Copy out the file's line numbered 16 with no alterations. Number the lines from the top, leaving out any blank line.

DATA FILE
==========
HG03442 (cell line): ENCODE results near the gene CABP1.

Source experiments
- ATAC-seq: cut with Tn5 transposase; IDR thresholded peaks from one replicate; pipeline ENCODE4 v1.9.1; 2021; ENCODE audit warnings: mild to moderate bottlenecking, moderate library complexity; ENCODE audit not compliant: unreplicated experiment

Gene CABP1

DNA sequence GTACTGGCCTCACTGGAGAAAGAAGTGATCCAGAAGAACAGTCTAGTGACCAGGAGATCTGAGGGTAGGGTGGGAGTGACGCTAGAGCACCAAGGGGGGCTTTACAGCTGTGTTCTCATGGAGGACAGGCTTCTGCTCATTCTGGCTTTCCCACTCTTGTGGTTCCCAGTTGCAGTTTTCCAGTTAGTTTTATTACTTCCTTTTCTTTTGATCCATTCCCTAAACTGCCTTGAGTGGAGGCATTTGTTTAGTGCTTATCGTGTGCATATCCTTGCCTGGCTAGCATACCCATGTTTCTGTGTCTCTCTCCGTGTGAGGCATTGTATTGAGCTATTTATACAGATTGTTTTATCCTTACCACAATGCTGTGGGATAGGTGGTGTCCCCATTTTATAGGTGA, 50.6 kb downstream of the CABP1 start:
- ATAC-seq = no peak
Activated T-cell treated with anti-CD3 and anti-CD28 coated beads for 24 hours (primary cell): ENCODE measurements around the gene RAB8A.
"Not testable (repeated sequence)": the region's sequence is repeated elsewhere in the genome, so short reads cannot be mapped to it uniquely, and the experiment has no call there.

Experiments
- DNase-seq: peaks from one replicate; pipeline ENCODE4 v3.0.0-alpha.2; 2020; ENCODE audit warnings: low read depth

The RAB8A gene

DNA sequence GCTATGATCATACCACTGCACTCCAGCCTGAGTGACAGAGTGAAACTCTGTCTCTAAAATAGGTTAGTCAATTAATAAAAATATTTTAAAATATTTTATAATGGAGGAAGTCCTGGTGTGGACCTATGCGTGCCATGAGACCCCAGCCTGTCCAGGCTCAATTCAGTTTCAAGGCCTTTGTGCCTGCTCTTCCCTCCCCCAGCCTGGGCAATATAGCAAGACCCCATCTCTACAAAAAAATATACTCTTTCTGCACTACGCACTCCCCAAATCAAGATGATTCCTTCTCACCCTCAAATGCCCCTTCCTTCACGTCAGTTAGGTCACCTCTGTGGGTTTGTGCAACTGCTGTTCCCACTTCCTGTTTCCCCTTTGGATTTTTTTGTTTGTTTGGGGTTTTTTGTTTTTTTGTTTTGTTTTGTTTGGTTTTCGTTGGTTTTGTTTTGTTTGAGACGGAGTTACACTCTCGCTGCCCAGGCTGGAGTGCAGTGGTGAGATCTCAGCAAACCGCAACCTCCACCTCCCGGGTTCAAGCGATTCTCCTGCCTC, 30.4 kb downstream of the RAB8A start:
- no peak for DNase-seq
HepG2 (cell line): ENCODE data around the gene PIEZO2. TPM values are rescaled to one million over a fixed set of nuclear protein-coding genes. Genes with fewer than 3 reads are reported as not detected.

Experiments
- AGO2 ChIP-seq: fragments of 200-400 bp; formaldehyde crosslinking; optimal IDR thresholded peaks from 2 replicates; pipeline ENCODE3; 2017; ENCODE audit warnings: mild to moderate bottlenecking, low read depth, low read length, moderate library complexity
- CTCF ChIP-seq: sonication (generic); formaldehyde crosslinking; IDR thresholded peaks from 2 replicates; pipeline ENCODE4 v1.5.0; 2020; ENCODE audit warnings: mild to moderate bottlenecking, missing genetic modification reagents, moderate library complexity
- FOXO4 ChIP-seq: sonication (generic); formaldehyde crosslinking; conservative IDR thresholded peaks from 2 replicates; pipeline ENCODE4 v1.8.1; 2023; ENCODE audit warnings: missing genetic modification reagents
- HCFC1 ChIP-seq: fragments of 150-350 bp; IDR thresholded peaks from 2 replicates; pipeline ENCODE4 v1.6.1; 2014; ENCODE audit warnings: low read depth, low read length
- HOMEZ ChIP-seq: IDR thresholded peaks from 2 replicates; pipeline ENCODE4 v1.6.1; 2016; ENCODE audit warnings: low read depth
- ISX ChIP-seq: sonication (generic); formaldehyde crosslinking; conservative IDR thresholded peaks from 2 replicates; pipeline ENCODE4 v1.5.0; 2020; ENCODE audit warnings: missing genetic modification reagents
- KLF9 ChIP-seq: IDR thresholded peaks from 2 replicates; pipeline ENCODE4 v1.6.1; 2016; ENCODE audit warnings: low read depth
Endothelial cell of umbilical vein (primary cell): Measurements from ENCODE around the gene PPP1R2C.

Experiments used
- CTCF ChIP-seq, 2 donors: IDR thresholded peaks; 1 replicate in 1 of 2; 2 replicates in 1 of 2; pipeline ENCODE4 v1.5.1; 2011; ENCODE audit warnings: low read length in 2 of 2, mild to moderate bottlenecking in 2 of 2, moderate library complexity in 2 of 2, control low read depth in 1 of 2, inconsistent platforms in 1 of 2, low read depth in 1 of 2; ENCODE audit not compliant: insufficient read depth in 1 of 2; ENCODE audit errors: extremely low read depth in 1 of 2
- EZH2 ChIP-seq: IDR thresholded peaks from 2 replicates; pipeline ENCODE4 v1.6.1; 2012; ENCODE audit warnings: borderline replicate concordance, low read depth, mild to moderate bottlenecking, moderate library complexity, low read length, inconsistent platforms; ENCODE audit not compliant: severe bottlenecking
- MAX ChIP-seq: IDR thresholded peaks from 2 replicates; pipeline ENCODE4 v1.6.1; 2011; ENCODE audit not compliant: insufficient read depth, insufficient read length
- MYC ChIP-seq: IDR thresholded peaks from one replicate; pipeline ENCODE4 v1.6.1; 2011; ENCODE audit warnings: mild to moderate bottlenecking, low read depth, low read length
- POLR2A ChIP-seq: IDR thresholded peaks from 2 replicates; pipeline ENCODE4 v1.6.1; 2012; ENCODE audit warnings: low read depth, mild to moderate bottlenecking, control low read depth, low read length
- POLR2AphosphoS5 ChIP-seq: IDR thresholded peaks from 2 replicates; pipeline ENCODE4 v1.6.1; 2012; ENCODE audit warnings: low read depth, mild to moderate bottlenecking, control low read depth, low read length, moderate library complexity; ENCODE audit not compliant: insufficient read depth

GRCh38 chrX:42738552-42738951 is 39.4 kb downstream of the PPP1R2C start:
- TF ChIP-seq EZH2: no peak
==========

- AGO2 ChIP-seq: fragments of 200-400 bp; formaldehyde crosslinking; optimal IDR thresholded peaks from 2 replicates; pipeline ENCODE3; 2017; ENCODE audit warnings: mild to moderate bottlenecking, low read depth, low read length, moderate library complexity